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Pseudo-elements

A pseudo-element is like adding or targeting an extra element without having to add more HTML. They have a variety of roles and you can learn about them in this module.

The CSS Podcast - 014: Pseudo-elements

If you've got an article of content and you want the first letter to be a much bigger drop cap— how do you achieve that?

A couple of paragraphs of text with a blue drop cap

In CSS, you can use the ::first-letter pseudo-element to achieve this sort of design detail.

p::first-letter {
color: blue;
float: left;
font-size: 2.6em;
font-weight: bold;
line-height: 1;
margin-inline-end: 0.2rem;
}

A pseudo-element is like adding or targeting an extra element without having to add more HTML. This example solution, using ::first-letter, is one of many pseudo-elements. They have a range of roles, and in this lesson you're going to learn which pseudo-elements are available and how you can use them.

::before and ::after #

Both the ::before and ::after pseudo-elements create a child element inside an element only if you define a content property.

.my-element::before {
content: "";
}

.my-element::after {
content: "";
}

The content can be any string —even an empty one— but be mindful that anything other than an empty string will likely be announced by a screen reader. You can add an image url, which will insert an image at its original dimensions, so you won't be able to resize it. You can also insert a counter.

Key Term: You can create a named counter and then increment it, based on it's position in the document flow. There's all sorts of contexts where they can be really useful, such as automatically numbering an outline.

Once a ::before or ::after element has been created, you can style it however you want with no limits. You can only insert a ::before or ::after element to an element that will accept child elements (elements with a document tree), so elements such as <img />, <video> and <input> won't work.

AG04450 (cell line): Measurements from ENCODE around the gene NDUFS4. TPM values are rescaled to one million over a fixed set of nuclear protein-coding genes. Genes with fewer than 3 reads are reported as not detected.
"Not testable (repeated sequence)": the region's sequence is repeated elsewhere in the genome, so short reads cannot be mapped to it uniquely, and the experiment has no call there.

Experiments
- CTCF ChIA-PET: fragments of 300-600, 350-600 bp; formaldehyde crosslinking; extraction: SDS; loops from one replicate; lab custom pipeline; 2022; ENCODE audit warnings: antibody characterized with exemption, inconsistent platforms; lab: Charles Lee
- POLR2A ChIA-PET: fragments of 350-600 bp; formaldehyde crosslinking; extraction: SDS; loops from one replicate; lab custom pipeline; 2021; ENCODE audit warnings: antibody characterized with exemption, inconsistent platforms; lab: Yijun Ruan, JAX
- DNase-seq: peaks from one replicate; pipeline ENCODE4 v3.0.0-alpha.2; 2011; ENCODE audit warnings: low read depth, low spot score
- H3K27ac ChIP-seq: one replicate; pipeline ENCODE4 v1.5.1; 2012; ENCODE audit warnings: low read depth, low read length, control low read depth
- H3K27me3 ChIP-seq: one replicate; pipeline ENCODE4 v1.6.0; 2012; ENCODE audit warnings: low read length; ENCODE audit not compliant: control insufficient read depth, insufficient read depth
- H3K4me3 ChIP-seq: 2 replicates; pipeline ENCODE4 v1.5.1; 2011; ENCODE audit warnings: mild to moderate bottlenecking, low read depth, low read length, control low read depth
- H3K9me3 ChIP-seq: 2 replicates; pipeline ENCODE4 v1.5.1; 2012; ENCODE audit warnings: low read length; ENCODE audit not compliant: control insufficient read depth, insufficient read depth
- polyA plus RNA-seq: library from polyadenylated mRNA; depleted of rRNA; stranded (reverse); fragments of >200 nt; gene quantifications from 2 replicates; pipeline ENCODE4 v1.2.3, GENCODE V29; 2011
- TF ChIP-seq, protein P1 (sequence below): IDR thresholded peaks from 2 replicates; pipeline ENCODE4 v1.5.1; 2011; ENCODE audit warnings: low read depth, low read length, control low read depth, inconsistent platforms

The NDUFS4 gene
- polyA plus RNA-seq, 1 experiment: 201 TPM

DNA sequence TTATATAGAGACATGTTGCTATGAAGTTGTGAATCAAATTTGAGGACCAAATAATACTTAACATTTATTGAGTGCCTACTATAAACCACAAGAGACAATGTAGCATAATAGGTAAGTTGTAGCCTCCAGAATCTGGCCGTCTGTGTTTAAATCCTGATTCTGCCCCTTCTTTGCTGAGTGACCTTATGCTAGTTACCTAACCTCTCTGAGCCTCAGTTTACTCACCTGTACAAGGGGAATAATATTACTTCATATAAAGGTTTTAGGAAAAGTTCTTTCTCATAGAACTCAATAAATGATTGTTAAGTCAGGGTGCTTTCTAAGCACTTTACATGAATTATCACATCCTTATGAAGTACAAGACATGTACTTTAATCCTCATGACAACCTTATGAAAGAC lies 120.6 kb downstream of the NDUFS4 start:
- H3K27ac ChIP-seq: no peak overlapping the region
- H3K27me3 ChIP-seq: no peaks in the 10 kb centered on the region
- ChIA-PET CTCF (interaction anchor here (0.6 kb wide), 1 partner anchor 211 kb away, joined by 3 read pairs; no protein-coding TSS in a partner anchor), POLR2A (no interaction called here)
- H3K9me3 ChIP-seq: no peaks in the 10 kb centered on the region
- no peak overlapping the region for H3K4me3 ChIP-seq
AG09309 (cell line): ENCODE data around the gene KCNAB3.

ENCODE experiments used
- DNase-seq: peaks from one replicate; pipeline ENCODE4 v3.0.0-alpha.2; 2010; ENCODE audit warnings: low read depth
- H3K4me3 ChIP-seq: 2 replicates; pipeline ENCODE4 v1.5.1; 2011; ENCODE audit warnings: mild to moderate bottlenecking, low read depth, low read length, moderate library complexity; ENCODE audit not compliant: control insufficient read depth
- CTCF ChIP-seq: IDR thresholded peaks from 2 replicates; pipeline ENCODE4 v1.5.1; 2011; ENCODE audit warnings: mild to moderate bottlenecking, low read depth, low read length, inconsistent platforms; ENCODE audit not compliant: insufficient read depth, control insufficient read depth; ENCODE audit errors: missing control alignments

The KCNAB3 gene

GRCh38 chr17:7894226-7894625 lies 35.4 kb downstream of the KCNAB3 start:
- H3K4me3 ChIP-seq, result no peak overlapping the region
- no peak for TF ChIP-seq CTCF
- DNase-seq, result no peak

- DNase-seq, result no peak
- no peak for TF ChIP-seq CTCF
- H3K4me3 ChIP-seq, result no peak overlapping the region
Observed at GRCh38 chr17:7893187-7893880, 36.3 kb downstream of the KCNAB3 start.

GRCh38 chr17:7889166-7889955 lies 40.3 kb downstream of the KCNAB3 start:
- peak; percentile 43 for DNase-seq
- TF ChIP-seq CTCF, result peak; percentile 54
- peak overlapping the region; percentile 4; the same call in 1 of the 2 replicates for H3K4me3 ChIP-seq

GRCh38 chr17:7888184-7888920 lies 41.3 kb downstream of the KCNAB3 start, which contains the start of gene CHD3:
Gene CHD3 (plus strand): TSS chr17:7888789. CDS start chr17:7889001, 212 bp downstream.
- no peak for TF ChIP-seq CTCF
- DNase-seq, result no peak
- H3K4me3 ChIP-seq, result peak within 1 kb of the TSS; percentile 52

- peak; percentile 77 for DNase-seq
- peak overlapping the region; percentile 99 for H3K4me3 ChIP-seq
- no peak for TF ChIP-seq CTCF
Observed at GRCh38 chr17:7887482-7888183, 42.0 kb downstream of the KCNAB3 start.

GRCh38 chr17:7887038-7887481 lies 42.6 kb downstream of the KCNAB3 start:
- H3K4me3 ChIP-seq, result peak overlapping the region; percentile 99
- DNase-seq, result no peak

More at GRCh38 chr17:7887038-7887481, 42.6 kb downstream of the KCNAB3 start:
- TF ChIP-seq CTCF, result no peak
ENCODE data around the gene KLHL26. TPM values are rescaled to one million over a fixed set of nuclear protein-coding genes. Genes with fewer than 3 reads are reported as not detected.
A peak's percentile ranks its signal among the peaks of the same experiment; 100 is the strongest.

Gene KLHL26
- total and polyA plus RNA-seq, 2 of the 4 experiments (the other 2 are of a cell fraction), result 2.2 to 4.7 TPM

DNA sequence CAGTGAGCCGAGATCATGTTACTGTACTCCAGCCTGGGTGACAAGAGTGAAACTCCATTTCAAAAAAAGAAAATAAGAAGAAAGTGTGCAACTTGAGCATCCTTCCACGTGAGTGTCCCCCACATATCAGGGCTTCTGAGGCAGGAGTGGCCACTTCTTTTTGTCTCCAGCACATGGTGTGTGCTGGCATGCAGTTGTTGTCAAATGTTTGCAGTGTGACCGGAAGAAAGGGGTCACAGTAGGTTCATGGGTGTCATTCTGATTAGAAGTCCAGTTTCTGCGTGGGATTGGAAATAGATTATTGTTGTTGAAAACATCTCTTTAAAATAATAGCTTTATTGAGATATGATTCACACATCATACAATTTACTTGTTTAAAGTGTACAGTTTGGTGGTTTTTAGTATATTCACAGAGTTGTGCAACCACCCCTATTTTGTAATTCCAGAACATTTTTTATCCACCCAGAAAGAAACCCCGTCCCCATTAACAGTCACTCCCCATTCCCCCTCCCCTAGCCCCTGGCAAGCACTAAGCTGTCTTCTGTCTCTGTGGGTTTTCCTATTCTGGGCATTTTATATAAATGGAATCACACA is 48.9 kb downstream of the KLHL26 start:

Gotchas!

input[type="checkbox"] is an exception. It is allowed to have pseudo-element children.

::first-letter #

We met this pseudo-element at the start of the lesson. It is worth being aware that not all CSS properties can be used when targeting ::first-letter. The available properties are:

  • color
  • background properties (such as background-image)
  • border properties (such as border-color)
  • float
  • font properties (such as font-size and font-weight)
  • text properties (such as text-decoration and word-spacing)
p::first-letter {
color: goldenrod;
font-weight: bold;
}

You can only use :first-letter on block containers. Therefore, it won't work if you try to add it to an element that has display: inline.

::first-line #

The ::first-line pseudo-element will let you style the first line of text only if the element with ::first-line applied has a display value of block, inline-block, list-item, table-caption or table-cell.

p::first-line {
color: goldenrod;
font-weight: bold;
}

Like the ::first-letter pseudo-element, there's only a subset of CSS properties you can use:

  • color
  • background properties
  • font properties